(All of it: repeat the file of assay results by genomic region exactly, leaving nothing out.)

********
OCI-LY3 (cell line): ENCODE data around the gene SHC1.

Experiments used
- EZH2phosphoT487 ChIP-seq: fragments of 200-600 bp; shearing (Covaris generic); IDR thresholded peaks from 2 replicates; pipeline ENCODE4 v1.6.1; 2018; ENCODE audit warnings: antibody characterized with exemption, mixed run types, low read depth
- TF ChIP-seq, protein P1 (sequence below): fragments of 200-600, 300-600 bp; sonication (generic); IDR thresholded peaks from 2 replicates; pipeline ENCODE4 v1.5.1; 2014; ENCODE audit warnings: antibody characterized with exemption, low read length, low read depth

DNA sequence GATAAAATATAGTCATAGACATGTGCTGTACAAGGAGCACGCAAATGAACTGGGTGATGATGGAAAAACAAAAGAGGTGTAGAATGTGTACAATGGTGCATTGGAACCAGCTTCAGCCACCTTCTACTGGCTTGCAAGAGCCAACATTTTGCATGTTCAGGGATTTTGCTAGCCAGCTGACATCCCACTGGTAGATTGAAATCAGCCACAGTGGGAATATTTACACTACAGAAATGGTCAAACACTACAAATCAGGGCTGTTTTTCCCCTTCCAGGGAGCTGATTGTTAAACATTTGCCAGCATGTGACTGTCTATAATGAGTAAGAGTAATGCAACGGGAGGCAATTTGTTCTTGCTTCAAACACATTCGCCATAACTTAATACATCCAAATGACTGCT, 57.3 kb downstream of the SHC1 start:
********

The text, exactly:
OCI-LY3 (cell line): ENCODE data around the gene SHC1.

Experiments used
- EZH2phosphoT487 ChIP-seq: fragments of 200-600 bp; shearing (Covaris generic); IDR thresholded peaks from 2 replicates; pipeline ENCODE4 v1.6.1; 2018; ENCODE audit warnings: antibody characterized with exemption, mixed run types, low read depth
- TF ChIP-seq, protein P1 (sequence below): fragments of 200-600, 300-600 bp; sonication (generic); IDR thresholded peaks from 2 replicates; pipeline ENCODE4 v1.5.1; 2014; ENCODE audit warnings: antibody characterized with exemption, low read length, low read depth

DNA sequence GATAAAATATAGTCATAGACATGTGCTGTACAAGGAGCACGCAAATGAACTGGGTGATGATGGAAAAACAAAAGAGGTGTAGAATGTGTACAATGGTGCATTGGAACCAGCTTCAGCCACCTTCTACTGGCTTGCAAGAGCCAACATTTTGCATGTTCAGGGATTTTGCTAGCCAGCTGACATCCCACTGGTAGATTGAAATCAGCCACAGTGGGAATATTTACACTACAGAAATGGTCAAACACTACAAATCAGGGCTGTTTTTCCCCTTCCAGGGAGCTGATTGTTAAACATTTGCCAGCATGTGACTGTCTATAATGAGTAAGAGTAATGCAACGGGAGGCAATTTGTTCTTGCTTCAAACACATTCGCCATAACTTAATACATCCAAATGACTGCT, 57.3 kb downstream of the SHC1 start: